“And as he journeyed, he came near Damascus: and suddenly there shined round about him a light from heaven: And he fell to the earth, and heard a voice saying unto him, Saul, Saul, why persecutest thou me?”
Saul, on his way to bind up as many Christians as he can to drag back to Jerusalem, is met by a great light from heaven.
Saul immediately falls to the earth, as do those he was with (Acts 26:14). In Acts 22 we hear Paul recounting this experience, in which Ananias mentions Paul seeing the Just One. Putting this together, we can say that it is likely that Paul here, in this light from heaven, beheld Christ in His glory.
Christ comes to Saul with glorious light, brighter than the sun. The one walking in complete darkness is dropped to the ground and awe struck by the glorious light of Christ. His light exposes every sin and will one day shine upon all men, leaving them without excuse.
This manifestation Christ’s glory is accompanied by His Word, as is often the case throughout Scripture. Jesus speaks to Saul with urgency and great concern, repeating his name, and asks Saul why he persecuted Christ Himself.
See here the intimate relationship between Jesus Christ and His chosen people. Christ so identifies with His saints that he tallies all of their persecutions to His own account.
His love is so great for His people. He associates with them in all their infirmities and promises eternal blessings to those who trust in Him and walk after Him.
The sovereign God is jealous to have his own name vindicated in all the earth.
“Thou shalt not bow down thyself to them, nor serve them: for I the Lord thy God am a jealous God, visiting the iniquity of the fathers upon the children unto the third and fourth generation of them that hate me;”
“For thou shalt worship no other god: for the Lord, whose name is Jealous, is a jealous God:”
This jealous God has suffered in our place, borne our sins, and has risen from the dead to give us new life in Him. And this jealous God counts our sufferings for His name as His own suffering.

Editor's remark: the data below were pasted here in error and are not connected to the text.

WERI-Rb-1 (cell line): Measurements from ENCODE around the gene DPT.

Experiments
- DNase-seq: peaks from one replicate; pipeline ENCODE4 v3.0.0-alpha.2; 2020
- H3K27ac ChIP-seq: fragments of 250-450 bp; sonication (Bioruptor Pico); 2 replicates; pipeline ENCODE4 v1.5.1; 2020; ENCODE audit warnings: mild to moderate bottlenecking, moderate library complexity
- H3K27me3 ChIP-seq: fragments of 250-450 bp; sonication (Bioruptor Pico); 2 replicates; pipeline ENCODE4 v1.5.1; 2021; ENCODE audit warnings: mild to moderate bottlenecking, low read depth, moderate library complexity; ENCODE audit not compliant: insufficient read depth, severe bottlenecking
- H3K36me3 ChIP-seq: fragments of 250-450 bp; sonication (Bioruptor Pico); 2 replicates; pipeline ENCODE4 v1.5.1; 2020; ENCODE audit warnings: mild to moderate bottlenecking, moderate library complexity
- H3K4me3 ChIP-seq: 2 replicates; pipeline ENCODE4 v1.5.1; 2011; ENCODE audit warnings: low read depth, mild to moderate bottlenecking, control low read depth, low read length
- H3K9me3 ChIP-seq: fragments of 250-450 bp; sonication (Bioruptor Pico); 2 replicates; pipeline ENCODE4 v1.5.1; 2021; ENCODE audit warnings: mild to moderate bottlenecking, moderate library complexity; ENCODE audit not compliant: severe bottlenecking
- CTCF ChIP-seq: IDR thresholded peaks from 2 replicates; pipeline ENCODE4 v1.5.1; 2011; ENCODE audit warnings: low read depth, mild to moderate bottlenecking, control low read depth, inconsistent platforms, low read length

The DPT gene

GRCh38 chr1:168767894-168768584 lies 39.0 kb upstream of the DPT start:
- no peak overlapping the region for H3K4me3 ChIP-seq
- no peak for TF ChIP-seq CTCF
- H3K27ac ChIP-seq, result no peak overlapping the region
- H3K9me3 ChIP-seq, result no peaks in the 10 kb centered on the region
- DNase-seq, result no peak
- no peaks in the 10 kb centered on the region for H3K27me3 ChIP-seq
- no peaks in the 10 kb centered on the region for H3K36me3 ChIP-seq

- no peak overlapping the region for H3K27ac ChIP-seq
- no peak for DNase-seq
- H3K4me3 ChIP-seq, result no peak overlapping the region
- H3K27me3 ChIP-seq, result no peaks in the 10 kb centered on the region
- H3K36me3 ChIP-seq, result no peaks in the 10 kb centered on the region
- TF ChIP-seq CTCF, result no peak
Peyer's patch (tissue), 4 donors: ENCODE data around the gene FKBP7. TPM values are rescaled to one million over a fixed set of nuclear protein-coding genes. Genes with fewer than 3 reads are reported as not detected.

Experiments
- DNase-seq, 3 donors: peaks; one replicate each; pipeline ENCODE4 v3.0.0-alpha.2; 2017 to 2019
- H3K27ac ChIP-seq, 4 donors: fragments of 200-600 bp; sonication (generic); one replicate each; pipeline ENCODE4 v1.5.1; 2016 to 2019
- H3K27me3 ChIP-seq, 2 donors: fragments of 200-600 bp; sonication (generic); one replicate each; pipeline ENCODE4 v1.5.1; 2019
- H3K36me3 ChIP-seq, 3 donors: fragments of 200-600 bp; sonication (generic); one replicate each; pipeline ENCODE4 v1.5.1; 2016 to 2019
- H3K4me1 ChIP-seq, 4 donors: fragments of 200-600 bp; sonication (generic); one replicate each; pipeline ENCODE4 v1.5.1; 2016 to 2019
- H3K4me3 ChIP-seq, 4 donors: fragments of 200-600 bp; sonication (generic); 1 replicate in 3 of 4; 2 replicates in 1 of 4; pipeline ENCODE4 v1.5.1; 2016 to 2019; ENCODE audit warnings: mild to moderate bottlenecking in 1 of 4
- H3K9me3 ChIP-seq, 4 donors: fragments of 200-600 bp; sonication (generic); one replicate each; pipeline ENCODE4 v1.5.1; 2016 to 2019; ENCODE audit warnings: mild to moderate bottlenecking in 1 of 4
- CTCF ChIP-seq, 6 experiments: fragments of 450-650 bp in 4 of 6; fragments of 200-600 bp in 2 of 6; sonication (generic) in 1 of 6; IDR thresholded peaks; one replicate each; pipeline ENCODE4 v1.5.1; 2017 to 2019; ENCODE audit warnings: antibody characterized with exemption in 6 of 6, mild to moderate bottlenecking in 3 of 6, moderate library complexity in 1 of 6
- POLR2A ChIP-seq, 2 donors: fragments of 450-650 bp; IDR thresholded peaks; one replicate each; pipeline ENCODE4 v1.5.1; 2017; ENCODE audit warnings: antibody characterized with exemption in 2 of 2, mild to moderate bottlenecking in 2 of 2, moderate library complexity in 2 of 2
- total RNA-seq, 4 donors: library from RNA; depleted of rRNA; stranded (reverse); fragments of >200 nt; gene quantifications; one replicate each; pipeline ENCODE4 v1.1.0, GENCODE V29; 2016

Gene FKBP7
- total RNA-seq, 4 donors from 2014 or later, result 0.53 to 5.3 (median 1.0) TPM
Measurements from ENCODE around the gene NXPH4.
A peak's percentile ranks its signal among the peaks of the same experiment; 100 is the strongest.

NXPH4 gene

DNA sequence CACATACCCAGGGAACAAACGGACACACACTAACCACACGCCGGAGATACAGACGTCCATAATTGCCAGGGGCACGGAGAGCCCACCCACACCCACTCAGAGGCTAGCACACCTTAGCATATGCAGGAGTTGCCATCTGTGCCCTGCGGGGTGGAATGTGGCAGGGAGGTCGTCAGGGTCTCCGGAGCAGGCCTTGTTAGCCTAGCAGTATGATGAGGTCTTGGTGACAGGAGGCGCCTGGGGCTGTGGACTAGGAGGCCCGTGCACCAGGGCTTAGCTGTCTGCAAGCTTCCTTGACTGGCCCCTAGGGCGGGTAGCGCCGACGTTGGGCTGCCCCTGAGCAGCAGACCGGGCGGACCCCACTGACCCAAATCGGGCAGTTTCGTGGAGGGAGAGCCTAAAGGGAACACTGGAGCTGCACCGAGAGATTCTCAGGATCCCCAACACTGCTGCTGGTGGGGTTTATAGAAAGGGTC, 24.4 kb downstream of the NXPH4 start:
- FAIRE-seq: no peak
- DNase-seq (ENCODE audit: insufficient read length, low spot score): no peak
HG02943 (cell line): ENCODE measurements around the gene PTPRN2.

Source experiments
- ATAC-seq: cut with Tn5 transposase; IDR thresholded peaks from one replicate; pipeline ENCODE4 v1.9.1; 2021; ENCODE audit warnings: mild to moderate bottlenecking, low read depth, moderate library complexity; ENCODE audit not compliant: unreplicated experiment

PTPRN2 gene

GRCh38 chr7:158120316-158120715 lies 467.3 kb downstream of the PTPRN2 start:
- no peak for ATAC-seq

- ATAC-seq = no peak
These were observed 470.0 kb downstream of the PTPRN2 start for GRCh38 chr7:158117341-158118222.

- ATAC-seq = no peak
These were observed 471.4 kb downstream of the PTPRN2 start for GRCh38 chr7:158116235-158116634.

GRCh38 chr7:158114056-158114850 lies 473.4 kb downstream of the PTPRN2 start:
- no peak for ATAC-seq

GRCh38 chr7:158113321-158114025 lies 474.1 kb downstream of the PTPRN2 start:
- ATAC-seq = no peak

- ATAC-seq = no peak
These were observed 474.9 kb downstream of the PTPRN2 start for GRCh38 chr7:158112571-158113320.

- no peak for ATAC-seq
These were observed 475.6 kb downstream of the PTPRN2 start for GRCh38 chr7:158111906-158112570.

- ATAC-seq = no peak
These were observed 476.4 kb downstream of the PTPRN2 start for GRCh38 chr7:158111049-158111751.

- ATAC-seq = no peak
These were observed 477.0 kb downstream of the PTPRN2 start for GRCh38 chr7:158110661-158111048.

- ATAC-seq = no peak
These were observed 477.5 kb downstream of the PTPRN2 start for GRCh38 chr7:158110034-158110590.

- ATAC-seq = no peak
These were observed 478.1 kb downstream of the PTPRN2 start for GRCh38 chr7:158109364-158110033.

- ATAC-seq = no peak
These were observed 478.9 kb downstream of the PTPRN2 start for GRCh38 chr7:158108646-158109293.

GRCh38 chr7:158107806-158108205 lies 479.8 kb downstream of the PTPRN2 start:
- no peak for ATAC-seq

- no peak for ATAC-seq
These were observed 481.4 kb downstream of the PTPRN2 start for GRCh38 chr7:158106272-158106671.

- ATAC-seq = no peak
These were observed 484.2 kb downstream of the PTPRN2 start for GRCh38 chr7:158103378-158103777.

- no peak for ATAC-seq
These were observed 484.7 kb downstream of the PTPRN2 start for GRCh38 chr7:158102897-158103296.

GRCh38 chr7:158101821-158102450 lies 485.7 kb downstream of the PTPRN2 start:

God’s jealousy for His name to be vindicated and glorified should bring us the utmost comfort, because our sufferings will be heaped up against those who persecute God’s people until the day of judgement, when all will be set right.
We can rest in Christ, knowing that He cares for us perfectly, associates with our sufferings, and will surely vindicate His name. It is simply our privilege to receive some of that persecution.
Jesus here highlights one of Saul’s greatest sins, his persecution of the church. Conversion starts here for Paul, as it does for all men, with a conviction of sin, a recognition of our rebellion against Almighty God.
“And he said, Who art thou, Lord? And the Lord said, I am Jesus whom thou persecutest: it is hard for thee to kick against the pricks.”
Saul reverently asks who speaks to him, calling the voice Lord. But he also shows that the voice is foreign to him. Note also that Paul makes no mention of an excuse for his sin of persecution. This is because Paul’s conscience has been pricked. God here is working conviction in Saul’s heart.
Saul, far from having a saving relationship with God through Christ as a Pharisee of Pharisees, does not even recognize the Shepherd’s voice.
“My sheep hear my voice, and I know them, and they follow me.”
Jesus tells Saul it is He that speaks, and again reminds Him that the one speaking is the one he was actively persecuting. Saul’s ministry was far from honoring God.
Jesus tells Saul it is hard for him to kick against the pricks, or goads. The goad was a tool used to drive cattle along, and there was no use trying to kick against the pricks, because the result was inevitable.
Saul was setting himself in opposition to Christ and His coming kingdom. After Jesus’ resurrection, He ascended to the right hand of the Father where he received dominion over all things. To set yourself up against the kingdom of Christ is to engage in a losing battle; it is an act of utter folly. Saul could spend the rest of His days persecuting the Christian church unto death and it would do nothing to halt the victory of Christ through His church.
In short, Jesus tells Saul that he is wasting a lot of energy and resources for nothing but His own judgement.
Anyone who opposes us in our preaching or any evangelism is kicking against the pricks. They are mocking the King of Glory Himself and setting themselves up against that which Jesus purchased by His own blood. Jesus’ sure victory is our hope and comfort in the most trivial and in the most severe opposition.
Jesus, the King of glory, is our King. He is our High Priest and our Savior. So our cry is that even death has lost its sting. We are in Him, and so we glory in any and all suffering for His name sake. We count it all joy whenever we have the privilege to follow in the faithful train of Christ and His suffering servants.